No Real Bargain In The Works
Elizabeth Drew of The New York Review of Books doesn’t see a “Grand Bargain” as realistic outcome to the budget debate.
But the fact that such a huge fight occurred over spending for a mere twelve percent of the federal budget for just the remaining six months of this fiscal year was absurd. It was a situation made for political drama (and hoked-up television), since if an agreement hadn’t been reached by midnight, the federal government would have had to shut down. The fight over this spending bill was the budgetary Spanish Civil War: both sides were testing their skills and their weapons—and each other.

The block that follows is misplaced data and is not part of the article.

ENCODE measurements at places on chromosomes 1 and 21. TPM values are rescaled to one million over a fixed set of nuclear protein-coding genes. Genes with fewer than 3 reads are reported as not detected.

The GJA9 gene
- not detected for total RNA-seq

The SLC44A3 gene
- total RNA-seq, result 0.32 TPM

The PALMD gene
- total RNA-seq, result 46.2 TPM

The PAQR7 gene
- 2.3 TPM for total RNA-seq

This relatively minor skirmish, in comparison to the ones that were to come, was nevertheless revealing about how Obama handles his role in shaping domestic policy with a divided Congress, one chamber dominated by conservative true believers. Tea Party members and other freshmen elected with its strong backing, were originally written off (and laughed at) as political amateurs, but, with the help of senior colleagues who joined up with them out of shared beliefs or opportunism, they ended up dominating the new Congress’s agenda, partly by default on Obama’s part. The Tea Party turned out to be a formidable political force because they are amateurs, inflexible and uncompromising.